A chorus of elfin voices blowing about me Weaves to a babel of sound. Each cries a secret. I run among them, reach out vain hands, and drown.
Weave, weave, weave, you streaks of rain! I am dissolved and woven again... Thousands of faces rise and vanish before me. Thousands of voices weave in the rain.
Each gleaming point of light is like a seed Dilating swiftly to coiling fires. Each cloud becomes a rapidly dimming face, Each hurrying face records its strange desires.
There, in the high bright window he dreams, and sees What we are blind to,—we who mass and crowd From wall to wall in the darkening of a cloud.
The poet walked alone in a cold late rain, And thought his grief was like the crying of sea-birds; For his lover was dead, he never would love again.
Our hands are hot and raw with the stones we have laid, We have built a tower of stone high into the sky, We have built a city of towers.
'I am the one who stood beside you and smiled, Thinking your face so strangely young . . . ' 'I am the one who loved you but did not dare.'
The young boy whistles, hurrying down the street, The young girl hums beneath her breath. One goes out to beauty, and does not know it. And one goes out to death.
Was forty, then, too old for work like this? Why should it be? He'd never been afraid— His eye was sure, his hand was steady . . . But dreams had meanings.
Through soundless labyrinths of dream you pass, Through many doors to the one door of all. Soon as it's opened we shall hear a music: Or see a skeleton fall . . .
The wind shrieks, the wind grieves; It dashes the leaves on walls, it whirls then again; And the enormous sleeper vaguely and stupidly dreams And desires to stir, to resist a ghost of pain.
My heart has become as hard as a city street, The horses trample upon it, it sings like iron, All day long and all night long they beat, They ring like the hooves of time.
My heart is torn with the sound of raucous voices, They shout from the slums, from the streets, from the crowded places, And tunes from the hurdy-gurdy that coldly rejoices Shoot arrows into my heart.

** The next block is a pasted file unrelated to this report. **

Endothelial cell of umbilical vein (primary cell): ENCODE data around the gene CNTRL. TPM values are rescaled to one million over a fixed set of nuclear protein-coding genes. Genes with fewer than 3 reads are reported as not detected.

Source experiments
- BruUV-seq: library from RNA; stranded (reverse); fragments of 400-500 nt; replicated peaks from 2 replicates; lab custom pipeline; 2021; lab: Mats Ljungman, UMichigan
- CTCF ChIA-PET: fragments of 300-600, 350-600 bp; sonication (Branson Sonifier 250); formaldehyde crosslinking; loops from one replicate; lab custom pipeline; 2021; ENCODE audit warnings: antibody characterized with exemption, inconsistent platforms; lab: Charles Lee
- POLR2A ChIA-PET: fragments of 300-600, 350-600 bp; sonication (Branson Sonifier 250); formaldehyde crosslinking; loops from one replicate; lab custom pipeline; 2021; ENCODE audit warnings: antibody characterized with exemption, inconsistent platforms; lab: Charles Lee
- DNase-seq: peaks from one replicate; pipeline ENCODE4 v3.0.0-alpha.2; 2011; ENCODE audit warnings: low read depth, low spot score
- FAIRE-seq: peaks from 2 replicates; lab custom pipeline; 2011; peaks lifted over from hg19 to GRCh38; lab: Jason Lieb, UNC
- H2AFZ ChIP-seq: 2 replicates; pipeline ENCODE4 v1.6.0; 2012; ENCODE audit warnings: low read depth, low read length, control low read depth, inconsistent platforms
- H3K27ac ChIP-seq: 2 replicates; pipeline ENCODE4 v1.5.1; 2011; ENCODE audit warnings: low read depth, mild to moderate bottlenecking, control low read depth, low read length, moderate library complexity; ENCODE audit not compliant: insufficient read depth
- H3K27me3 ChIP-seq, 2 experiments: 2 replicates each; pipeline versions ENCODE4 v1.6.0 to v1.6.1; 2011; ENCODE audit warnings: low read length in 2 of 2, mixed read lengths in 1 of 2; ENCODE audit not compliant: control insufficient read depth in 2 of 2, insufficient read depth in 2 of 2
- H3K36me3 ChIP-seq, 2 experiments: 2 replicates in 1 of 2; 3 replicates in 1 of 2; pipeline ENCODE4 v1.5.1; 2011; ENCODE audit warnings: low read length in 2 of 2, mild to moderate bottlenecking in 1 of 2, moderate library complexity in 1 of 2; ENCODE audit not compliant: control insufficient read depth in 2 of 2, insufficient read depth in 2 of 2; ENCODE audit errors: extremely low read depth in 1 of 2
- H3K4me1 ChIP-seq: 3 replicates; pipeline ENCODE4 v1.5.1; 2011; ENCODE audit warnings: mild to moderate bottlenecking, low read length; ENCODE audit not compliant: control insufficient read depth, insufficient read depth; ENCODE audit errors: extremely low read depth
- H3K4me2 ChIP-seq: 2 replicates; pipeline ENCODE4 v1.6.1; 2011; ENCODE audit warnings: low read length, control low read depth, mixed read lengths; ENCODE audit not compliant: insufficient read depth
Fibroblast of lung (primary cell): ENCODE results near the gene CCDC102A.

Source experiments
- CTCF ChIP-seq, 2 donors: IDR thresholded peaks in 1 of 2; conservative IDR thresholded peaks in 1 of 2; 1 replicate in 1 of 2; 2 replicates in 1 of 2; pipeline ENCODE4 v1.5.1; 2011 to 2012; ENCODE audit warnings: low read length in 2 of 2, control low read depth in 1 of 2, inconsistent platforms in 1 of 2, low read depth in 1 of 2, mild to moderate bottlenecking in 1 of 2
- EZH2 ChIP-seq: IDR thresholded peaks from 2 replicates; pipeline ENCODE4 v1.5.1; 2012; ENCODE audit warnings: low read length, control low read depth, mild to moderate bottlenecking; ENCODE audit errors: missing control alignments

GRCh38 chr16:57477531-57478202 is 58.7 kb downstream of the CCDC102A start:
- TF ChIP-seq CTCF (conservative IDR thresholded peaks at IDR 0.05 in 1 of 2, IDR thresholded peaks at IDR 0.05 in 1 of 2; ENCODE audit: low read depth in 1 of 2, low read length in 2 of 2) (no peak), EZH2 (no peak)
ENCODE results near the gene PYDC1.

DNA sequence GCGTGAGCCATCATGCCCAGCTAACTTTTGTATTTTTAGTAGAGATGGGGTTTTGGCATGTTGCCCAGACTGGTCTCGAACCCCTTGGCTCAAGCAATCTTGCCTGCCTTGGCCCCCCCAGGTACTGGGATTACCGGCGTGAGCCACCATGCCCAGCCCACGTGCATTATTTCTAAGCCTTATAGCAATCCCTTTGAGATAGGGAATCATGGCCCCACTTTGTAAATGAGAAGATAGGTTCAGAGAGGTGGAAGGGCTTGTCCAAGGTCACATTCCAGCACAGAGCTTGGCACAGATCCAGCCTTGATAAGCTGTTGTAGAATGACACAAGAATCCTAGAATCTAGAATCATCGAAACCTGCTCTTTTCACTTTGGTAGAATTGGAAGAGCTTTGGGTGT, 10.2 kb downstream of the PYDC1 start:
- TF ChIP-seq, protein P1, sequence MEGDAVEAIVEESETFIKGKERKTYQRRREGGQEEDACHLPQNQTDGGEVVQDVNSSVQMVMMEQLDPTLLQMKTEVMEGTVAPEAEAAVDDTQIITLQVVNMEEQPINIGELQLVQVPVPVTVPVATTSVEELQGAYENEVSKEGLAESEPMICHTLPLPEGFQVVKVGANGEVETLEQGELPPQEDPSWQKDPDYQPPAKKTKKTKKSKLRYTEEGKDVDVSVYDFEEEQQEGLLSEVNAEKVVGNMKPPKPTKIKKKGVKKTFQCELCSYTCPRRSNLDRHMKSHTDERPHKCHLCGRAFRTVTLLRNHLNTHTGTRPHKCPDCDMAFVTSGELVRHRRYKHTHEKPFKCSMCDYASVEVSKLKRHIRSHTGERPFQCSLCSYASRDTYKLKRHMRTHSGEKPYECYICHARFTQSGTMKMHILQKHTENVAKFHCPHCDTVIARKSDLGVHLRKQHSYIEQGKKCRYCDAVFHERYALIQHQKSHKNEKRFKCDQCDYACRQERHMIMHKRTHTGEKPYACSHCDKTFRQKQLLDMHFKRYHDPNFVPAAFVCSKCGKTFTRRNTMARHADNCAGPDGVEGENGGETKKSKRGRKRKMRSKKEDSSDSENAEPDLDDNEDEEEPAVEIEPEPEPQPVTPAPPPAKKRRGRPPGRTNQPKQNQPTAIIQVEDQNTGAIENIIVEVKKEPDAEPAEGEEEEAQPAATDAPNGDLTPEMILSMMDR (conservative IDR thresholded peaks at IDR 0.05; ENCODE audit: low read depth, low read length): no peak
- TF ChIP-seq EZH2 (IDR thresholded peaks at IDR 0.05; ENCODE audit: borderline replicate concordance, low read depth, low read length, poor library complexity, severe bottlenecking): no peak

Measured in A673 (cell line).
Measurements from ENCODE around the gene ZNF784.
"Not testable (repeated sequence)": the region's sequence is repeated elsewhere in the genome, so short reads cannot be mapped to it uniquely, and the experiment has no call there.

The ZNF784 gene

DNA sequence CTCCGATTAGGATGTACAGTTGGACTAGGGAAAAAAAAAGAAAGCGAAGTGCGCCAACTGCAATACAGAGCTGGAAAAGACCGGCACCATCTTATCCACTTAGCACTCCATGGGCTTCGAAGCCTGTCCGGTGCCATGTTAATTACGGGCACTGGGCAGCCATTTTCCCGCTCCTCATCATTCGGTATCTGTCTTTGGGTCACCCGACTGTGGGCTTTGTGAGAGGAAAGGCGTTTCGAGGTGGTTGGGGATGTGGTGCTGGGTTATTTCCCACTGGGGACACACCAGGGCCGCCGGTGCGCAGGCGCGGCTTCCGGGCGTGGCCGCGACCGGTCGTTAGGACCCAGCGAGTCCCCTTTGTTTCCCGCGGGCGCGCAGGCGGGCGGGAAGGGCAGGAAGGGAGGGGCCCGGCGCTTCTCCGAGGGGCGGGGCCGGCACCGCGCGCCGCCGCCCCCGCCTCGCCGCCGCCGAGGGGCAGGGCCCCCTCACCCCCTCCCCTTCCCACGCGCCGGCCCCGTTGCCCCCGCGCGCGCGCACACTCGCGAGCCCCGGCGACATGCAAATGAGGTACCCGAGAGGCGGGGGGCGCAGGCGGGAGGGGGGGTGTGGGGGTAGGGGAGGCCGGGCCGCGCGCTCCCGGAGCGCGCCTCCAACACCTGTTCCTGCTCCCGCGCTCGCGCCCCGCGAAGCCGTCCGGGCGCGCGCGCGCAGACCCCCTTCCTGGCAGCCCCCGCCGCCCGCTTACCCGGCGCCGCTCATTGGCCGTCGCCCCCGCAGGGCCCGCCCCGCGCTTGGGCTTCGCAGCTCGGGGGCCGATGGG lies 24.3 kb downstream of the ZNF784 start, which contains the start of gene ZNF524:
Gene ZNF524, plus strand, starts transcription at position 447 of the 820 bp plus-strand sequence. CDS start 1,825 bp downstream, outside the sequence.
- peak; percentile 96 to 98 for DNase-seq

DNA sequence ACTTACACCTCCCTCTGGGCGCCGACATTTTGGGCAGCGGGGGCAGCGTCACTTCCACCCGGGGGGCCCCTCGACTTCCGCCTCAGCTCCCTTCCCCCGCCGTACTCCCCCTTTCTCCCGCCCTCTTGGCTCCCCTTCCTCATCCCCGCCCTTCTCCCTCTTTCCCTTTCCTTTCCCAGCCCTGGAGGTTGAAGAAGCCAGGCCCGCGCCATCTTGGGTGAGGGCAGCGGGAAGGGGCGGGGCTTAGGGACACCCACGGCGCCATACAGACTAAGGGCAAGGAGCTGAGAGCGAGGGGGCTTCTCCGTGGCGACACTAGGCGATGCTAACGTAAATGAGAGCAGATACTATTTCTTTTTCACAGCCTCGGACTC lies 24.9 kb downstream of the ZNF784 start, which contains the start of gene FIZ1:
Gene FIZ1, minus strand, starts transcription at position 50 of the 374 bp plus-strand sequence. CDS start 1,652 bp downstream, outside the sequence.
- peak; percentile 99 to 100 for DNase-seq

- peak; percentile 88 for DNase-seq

Before him, numberless lovers smiled and talked. And death was observed with sudden cries, And birth with laughter and pain. And the trees grew taller and blacker against the skies And night came down again.
O sweet clean earth, from whom the green blade cometh! When we are dead, my best belovèd and I, Close well above us, that we may rest forever, Sending up grass and blossoms to the sky.
Two lovers move in the crowd like a link of music, We press upon them, we hold them, and let them pass; A chord of music strikes us and straight we tremble; We tremble like wind-blown grass.
We were all born of flesh, in a flare of pain, We do not remember the red roots whence we rose, But we know that we rose and walked, that after a while We shall lie down again.
He would not yield, he thought, and walk more slowly, As if he knew for certain he walked to death: But with his usual pace,—deliberate, firm, Looking about him calmly, watching the world, Taking his ease . . .
'One white rose . . . or is it pink, to-day?' They pause and smile, not caring what they say, If only they may talk. The crowd flows past them like dividing waters. Dreaming they stand, dreaming they walk.
And, growing tired, we turn aside at last, Remember our secret selves, seek out our towers, Lay weary hands on the banisters, and climb; Climbing, each, to his little four-square dream Of love or lust or beauty or death or crime.